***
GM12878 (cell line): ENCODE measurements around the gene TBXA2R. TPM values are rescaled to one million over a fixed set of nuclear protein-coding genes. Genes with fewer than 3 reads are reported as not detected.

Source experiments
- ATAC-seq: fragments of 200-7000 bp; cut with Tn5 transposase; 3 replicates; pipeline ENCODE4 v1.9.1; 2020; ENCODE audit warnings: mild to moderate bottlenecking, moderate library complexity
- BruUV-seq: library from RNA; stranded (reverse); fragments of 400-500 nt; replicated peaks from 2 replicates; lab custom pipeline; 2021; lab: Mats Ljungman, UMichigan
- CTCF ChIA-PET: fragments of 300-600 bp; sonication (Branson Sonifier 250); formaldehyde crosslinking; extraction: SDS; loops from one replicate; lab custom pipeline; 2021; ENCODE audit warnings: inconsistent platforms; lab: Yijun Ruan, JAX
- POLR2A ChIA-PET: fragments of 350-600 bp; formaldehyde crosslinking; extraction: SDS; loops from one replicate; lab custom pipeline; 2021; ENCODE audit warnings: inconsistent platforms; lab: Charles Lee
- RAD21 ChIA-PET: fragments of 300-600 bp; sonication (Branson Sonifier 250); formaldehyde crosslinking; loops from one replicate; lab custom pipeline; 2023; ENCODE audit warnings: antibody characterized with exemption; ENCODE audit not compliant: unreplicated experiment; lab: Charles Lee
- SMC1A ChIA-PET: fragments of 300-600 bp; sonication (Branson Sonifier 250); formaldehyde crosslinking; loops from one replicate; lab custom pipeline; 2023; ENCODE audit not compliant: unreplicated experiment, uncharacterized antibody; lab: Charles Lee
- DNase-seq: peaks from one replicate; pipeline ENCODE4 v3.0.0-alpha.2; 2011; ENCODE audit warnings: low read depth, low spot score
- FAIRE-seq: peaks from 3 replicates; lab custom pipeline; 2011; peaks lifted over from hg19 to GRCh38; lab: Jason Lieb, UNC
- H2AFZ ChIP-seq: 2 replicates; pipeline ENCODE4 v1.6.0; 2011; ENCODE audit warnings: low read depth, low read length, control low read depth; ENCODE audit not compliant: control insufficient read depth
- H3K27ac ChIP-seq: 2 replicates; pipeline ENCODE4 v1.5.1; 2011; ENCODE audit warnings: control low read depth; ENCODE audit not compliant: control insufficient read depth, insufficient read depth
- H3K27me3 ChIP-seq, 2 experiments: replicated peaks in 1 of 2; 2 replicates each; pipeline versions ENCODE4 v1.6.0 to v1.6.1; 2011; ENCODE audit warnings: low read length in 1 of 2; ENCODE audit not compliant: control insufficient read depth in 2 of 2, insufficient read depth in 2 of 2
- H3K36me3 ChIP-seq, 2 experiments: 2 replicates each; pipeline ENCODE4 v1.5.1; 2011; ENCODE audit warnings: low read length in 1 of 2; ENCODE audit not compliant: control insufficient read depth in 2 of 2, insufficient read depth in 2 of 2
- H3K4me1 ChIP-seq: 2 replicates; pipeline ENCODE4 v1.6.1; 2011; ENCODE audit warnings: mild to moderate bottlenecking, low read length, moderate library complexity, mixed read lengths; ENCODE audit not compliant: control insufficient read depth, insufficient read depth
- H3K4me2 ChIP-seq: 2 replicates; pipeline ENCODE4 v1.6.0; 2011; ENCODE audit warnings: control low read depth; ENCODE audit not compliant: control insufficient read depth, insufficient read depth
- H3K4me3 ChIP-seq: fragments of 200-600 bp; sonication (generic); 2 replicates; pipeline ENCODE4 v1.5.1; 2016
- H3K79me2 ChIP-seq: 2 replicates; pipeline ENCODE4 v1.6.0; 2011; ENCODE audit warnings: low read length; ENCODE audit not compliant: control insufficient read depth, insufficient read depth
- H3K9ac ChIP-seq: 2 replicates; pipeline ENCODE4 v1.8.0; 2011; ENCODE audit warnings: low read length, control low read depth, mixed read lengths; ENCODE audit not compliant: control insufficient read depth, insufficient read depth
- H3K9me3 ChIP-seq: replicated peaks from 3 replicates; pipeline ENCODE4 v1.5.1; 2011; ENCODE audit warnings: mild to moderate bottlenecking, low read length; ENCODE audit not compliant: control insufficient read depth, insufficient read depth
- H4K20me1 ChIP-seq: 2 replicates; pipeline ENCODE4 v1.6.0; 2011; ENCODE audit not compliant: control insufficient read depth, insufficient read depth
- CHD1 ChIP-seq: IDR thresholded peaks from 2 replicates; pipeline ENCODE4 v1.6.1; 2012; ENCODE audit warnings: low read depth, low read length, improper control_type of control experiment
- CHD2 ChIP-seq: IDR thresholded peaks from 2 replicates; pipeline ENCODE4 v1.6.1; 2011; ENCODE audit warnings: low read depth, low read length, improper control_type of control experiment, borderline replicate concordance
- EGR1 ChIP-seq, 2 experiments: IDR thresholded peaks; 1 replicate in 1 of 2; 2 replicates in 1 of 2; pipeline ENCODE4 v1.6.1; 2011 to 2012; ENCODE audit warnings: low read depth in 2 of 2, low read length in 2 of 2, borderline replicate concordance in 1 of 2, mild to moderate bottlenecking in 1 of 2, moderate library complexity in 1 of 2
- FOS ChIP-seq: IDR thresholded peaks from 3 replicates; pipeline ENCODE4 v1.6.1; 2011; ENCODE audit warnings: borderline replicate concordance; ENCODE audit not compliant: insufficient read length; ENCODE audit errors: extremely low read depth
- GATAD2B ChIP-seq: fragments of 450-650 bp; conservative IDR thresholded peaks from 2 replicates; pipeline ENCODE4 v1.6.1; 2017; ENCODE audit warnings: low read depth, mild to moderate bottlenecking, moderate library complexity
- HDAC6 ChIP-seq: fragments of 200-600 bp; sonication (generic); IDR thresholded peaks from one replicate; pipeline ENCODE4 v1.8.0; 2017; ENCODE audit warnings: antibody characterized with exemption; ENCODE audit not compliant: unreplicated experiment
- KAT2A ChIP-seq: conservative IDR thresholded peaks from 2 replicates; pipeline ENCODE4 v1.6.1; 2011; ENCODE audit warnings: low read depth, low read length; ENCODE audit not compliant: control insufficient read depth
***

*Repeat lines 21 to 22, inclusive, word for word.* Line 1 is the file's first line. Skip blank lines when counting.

- H4K20me1 ChIP-seq: 2 replicates; pipeline ENCODE4 v1.6.0; 2011; ENCODE audit not compliant: control insufficient read depth, insufficient read depth
- CHD1 ChIP-seq: IDR thresholded peaks from 2 replicates; pipeline ENCODE4 v1.6.1; 2012; ENCODE audit warnings: low read depth, low read length, improper control_type of control experiment